Telecommunications Veteran Enjoys Working with Variety of People to Resolve Claims
Editor’s Note: This is the eleventh post in an ongoing series featuring just a few of our many adjuster specialists who comprise Crawford Global Technical Services® (GTS™). This month, Steve Gainey of the GTS Telecommunications sector, provides a glimpse into his Crawford & Company® career.
Name and title: Steve Gainey, major loss specialist, Major and Complex Loss, London
Area of specialization: Telecommunications
What is the most-prevalent type of telecommunications-related claim you handle? Damage to telecommunications and broadcast infrastructure from a variety of loss types.
How do Crawford’s specialized telecommunications claims services set the company apart? Because of our global reach, we have access to a wide range of specialist adjusters, engineers, and accountants who can bring their individual skills and expertise to the claims process.
What is your most memorable claims experience? A “chance-in-a-million claim.” A fire broke out on the cable runs of a 500-foot telecommunications and broadcast mast in a remote location in England. The fire caused catastrophic failure of the steel structure, leading to its collapse onto the communications building below. Investigations found the remains of five firework rockets in the field surrounding the mast along with a section of scaffold tube used as the launch mechanism at the side of the road. It appeared that someone had launched firework rockets at the mast, using it as target practice, and on the sixth attempt scored a direct hit leading to the fire.
What is the biggest change you’ve experienced in the industry? Since I started my career in the late 1970s, the answer has to be the advance of technology, which has allowed the improvement to the claims process and communications with stakeholders. The ability to receive, distribute, and analyze large quantities of data in relation to the technical and financial aspects has led to more efficient and expedited claims processing and resolution. Through modern communications, we are able to respond to client requests for decisions critical to the claim and the overall impact of any incident. We can pass details to adjusting team members from virtually any location, rather than having to be desk-based in an office.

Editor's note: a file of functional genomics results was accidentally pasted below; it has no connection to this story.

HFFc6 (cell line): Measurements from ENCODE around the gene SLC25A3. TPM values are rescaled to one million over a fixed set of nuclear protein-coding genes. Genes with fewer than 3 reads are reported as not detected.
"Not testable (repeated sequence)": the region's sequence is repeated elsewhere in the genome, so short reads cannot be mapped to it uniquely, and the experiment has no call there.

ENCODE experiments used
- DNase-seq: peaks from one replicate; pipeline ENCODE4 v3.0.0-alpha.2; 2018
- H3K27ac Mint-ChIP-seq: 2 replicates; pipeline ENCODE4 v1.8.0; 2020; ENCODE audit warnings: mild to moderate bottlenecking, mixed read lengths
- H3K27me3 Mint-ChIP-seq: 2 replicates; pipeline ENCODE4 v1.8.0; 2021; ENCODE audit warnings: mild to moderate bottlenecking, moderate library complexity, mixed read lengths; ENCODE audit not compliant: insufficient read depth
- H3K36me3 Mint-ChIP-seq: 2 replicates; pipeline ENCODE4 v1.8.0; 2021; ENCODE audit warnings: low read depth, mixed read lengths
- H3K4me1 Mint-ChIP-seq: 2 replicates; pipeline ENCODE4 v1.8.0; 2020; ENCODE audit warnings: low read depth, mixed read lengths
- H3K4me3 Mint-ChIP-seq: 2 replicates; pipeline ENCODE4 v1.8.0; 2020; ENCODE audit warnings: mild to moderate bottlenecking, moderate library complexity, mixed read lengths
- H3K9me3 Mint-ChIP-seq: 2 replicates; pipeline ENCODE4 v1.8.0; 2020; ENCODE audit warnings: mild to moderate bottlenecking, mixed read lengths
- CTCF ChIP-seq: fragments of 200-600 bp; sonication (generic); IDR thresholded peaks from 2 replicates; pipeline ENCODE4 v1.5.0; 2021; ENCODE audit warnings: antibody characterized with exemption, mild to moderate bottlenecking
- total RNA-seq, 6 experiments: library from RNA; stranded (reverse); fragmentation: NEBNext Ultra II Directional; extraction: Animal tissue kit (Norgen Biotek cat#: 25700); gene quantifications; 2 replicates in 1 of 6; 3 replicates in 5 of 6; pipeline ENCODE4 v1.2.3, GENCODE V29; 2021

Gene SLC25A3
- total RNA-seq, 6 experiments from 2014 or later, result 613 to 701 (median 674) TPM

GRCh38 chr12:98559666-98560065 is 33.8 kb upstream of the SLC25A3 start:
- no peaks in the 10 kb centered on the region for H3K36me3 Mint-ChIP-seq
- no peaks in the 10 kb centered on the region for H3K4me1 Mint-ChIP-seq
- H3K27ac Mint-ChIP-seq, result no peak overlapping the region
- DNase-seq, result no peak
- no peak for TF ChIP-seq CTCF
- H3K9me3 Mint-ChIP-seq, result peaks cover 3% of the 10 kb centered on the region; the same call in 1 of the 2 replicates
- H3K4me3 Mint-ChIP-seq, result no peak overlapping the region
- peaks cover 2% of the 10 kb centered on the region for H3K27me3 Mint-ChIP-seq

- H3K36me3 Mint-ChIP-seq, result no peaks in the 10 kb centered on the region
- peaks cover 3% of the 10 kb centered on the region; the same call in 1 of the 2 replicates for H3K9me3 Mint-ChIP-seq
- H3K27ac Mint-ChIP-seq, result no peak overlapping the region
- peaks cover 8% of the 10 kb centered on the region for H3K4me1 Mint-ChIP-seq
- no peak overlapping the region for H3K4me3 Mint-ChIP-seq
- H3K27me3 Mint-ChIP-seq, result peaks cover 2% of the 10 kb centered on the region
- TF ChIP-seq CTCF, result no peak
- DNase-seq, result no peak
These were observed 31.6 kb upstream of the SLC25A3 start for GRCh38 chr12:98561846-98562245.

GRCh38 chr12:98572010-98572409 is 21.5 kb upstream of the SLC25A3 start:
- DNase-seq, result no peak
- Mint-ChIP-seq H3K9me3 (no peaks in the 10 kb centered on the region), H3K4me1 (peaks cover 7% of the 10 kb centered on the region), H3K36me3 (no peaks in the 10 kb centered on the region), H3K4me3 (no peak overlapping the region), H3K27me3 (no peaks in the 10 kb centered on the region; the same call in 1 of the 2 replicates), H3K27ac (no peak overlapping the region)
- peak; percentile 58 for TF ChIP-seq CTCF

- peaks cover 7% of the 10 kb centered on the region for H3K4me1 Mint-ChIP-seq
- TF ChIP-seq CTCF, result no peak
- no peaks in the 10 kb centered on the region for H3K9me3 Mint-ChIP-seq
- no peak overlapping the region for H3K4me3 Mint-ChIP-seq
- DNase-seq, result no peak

What is the best part of your job? Working with adjusting team members, the insureds, brokers, and insurers to achieve the best conclusion possible within a complex claims environment. By combining the expertise held by the technical engineers and project managers within a telecommunications company and adding our detailed knowledge and skills in claim handling, we can find solutions to technical and practical issues that benefit all parties.
What advice would you give to a new claims adjuster? Build your knowledge of the claims handling process by not being afraid to challenge every situation. Understand each part of the method—from the study of a wide variety of policy wordings to the technology—which will help you grasp how procedures work in different claims environments. Appreciate the knowledge and expertise of your colleagues, and use this to build your own views and opinions.
What are your hobbies? I enjoy listening to all types of music, watching football (soccer) and Touring car racing, and traveling.
What was your first job? My first paid job was playing bass guitar in a country and western band in the social clubs in and around South London.
What or who inspires you? I admire and gather inspiration from elite athletes. From Olympians to professional race car drivers—their focus, dedication, and total investment in achieving success in their chosen field is an example to everyone. These qualities can be reflected in our day-to-day professional life to allow us to excel in what we do.
What will you do once you retire? Spend more time with my wife and family; although honestly, I don’t think claims people ever really retire!
Share a little-known fact about yourself: As a teenager, I played in a rock band and performed in front of more than 400 people during a 1977 local community event for the Queen’s Silver Jubilee.